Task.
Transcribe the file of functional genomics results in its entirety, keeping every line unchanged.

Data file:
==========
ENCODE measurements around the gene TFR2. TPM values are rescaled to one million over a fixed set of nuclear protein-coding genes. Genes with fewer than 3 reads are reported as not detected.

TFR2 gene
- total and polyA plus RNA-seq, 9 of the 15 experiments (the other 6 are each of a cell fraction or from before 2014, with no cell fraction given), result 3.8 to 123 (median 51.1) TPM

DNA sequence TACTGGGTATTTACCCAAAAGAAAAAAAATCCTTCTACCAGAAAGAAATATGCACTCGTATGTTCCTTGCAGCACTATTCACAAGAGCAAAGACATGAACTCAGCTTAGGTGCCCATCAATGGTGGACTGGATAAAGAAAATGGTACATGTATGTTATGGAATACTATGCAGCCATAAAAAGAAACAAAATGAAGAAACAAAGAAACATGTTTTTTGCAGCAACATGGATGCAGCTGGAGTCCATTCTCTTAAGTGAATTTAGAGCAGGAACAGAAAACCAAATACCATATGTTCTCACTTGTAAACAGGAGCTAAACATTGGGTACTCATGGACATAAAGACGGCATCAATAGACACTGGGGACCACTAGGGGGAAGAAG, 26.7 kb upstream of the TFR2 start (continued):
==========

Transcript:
ENCODE measurements around the gene TFR2. TPM values are rescaled to one million over a fixed set of nuclear protein-coding genes. Genes with fewer than 3 reads are reported as not detected.

TFR2 gene
- total and polyA plus RNA-seq, 9 of the 15 experiments (the other 6 are each of a cell fraction or from before 2014, with no cell fraction given), result 3.8 to 123 (median 51.1) TPM

DNA sequence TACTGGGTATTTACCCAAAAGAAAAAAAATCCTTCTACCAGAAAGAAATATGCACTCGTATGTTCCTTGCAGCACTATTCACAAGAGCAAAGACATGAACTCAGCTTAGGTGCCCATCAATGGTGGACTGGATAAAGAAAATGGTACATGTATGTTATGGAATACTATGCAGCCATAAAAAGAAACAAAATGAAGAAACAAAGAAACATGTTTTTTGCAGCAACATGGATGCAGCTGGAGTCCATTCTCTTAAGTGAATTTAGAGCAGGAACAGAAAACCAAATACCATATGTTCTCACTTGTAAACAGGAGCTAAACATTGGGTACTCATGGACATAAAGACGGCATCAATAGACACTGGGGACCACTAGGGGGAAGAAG, 26.7 kb upstream of the TFR2 start (continued):